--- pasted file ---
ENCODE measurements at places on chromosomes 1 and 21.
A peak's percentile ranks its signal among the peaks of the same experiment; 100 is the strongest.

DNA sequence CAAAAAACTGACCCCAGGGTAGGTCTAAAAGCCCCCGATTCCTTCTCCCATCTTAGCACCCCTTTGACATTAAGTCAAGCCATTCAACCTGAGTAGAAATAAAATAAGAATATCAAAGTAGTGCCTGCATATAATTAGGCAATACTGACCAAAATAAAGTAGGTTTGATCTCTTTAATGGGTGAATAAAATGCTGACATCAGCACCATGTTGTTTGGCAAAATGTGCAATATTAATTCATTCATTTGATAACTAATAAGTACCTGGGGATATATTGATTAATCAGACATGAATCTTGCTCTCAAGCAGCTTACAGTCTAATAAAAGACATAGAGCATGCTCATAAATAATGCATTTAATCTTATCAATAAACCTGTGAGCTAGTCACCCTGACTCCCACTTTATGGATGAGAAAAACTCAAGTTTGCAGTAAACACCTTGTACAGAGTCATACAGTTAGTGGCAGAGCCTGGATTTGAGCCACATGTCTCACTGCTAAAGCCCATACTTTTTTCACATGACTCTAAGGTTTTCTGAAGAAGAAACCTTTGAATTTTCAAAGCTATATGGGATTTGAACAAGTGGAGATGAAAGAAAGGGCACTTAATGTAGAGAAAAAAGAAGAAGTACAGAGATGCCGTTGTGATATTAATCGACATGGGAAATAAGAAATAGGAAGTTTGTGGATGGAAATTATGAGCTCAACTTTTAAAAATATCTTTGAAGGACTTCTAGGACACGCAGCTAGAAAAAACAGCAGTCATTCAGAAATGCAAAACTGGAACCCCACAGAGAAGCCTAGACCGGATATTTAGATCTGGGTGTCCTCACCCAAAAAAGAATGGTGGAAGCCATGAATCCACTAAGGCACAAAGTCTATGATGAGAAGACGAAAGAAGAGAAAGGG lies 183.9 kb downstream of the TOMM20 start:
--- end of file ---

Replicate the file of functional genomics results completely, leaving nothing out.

ENCODE measurements at places on chromosomes 1 and 21.
A peak's percentile ranks its signal among the peaks of the same experiment; 100 is the strongest.

DNA sequence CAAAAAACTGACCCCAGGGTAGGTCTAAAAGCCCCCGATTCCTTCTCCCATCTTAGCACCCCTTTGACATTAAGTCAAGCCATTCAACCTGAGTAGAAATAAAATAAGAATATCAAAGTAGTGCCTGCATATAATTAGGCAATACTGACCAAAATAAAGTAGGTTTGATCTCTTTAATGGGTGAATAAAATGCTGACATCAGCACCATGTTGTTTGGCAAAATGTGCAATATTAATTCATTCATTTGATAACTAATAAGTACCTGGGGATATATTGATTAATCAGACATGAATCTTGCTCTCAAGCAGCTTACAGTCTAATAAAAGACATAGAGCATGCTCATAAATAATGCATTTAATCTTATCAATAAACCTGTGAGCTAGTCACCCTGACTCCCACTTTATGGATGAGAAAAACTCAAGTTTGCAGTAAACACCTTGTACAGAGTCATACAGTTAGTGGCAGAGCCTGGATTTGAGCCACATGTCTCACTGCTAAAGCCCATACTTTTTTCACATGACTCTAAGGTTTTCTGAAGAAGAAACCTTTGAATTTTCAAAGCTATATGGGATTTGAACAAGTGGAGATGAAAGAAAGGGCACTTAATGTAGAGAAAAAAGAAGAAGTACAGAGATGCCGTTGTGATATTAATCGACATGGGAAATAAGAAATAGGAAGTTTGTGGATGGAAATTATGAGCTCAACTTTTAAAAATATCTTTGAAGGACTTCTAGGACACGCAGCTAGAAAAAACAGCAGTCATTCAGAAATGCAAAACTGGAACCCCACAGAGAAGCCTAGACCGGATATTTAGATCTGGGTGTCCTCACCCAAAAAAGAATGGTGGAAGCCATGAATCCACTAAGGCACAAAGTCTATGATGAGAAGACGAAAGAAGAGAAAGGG lies 183.9 kb downstream of the TOMM20 start: